Wednesday, September 12

Cook my Books Challenge- Frugal & Fabulous

Apparently it is spring. The calendar says so, but while I have seen my share of gambolling lambs (and who else but a cute little lamb chop could gambol??) and daffodils, until I enjoy that first plate of asparagus, it is still winter as far as I am concerned.

Watching the All Blacks play Argentina in a Wellington gale on the weekend, Mr PK and I enjoyed excellent cold weather footie watching food. A pasty is a perfect hand held dinner, sustaining, savoury, and if you don’t mind a hail of pastry crumbs all over the carpet, relatively low maintenance fare.

I actually made two versions. The first, based on the famous Cornish version, I baked in a lard based pastry (yes really, lard is wonderful stuff, see here). I kept it simple, with the traditional beef, onion, swede (known as turnip in Cornwall) and potato, going off piste only to add some fresh green parsley.

The second, for my non meat eating sister, a flaky short mess-making butter pastry also containing potato, parsley and onion, with the addition of sharp cheddar cheese. Completely delicious, even a carnivore would be impressed………

The Cornish pasty is based on ther recipe in the inimitable Delia's Frugal Food. I have the 2008 reissue, the book originally came out in 1976, and is full of good hearty mostly English style food that wont cost the earth.

A Long Way from Cornwall Pasties...... based on a recipe by Delia Smith

Makes 4 meal sized pasties, but you could make 6 smaller ones

First make your pastry. 

275 gr plain flour
125 gr cold lard (or cold butter)
pinch salt
Ice cold water 

In a large bowl, rub the fat between your fingers into your flour and salt. You can do this in a food processor, but to be honest it only takes a couple of minutes, and the resulting pastry is much softer & easier to roll than the processor version. Use the same method, adding a couple of spoons of icing sugar and some nutmeg for a lovely crust for an Apple Pie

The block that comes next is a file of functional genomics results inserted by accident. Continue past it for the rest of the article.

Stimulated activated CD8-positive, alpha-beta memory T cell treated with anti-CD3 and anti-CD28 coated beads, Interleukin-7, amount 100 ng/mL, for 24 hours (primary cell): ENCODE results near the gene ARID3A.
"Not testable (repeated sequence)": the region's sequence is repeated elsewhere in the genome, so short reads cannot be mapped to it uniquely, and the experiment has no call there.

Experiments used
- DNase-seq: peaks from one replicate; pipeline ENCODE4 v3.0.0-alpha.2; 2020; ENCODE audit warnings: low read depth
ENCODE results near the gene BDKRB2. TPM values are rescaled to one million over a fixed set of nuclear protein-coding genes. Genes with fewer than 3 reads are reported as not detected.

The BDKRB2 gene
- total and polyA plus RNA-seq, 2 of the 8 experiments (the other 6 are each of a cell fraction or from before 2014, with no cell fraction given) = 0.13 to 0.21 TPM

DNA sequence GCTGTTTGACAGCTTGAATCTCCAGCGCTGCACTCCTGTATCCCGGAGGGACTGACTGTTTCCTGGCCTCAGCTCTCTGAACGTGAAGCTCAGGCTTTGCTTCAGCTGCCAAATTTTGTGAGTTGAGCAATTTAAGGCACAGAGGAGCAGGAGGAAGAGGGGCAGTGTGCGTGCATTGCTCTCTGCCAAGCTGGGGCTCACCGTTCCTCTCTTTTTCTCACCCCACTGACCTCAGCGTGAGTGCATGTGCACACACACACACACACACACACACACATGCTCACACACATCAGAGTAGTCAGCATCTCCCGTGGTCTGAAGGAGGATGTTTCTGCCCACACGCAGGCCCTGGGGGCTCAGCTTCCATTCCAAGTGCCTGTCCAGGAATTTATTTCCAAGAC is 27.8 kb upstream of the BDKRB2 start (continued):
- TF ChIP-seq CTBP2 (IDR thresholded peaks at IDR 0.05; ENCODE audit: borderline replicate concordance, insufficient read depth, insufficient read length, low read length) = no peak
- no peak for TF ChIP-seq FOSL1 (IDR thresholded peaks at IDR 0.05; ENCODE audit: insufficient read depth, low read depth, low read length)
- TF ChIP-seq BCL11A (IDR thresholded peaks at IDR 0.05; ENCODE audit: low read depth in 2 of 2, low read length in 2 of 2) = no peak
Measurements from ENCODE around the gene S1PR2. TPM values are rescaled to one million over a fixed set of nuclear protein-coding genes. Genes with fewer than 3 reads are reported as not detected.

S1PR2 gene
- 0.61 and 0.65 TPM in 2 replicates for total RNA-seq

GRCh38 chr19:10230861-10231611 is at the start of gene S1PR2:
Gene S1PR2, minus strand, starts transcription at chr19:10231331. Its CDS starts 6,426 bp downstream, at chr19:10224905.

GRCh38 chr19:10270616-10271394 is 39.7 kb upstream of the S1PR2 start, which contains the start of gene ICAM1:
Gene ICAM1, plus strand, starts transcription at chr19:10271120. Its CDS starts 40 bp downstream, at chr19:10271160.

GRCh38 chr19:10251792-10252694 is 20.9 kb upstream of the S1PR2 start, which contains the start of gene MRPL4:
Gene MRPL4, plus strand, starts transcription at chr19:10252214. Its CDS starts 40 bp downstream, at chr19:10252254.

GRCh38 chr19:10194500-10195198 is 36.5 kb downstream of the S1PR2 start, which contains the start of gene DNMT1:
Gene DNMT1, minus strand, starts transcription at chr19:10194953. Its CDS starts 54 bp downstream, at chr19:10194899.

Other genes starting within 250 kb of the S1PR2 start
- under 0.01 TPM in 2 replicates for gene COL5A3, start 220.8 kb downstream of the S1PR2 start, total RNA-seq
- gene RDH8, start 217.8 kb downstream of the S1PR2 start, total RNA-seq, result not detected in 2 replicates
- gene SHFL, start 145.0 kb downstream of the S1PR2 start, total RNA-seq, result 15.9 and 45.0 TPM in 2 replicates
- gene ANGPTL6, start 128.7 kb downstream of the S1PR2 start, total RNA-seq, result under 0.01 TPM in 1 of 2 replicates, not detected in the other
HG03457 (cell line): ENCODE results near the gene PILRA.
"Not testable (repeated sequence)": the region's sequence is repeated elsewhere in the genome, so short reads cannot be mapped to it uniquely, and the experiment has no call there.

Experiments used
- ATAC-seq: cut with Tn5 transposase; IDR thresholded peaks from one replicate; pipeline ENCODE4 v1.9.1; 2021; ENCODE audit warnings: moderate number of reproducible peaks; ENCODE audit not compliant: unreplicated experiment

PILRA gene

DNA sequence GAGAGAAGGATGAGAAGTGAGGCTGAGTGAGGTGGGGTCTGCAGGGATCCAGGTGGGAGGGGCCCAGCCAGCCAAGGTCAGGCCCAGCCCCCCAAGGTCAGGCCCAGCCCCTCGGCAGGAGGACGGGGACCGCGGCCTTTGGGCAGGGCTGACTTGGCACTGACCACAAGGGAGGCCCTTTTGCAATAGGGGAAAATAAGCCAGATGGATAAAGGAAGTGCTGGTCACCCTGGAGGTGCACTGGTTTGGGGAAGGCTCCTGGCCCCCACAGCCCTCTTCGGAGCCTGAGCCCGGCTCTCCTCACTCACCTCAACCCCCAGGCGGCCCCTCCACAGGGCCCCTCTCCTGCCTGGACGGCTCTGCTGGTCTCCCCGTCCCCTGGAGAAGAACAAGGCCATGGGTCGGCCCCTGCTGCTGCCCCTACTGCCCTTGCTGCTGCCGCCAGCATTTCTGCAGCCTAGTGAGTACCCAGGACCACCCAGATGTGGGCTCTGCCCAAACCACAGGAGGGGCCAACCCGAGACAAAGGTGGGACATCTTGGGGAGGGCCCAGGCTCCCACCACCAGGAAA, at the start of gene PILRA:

As you can see there a still little chunks of fat, this is fine, it will melt in the heat of the oven & create steam, giving you little flakes of pastry (which if you are like me, will end up all down the front of your shirt....)

Using a knife to mix, add your ice cold water until the mixture comes together as a dough. Tip out onto a floured bench & just bring together. This isnt bread, it does not require kneading, you are just bringing everything together into a workable dough. Wrap in cling film and pop into the fridge for 30 mins or so (or overnight if you are working ahead)

Now prepare your pasty filling

1 large potato, peeled and cut into small slices
1 medium onions, peeled and chopped into tiny chunks
Half a swede, peeled and cut into small slices
300 gr chuck, blade or topside beef, trimmed of fat & cut into small slices
Salt & pepper
Chopped parsley (not traditional, but delicious)

Try to keep everything a similar size, thin slices of meat and vege will cook right through without overcooking your pastry. You will think there isn't enough filling but trust me, this is plenty, pasties are very economical fare....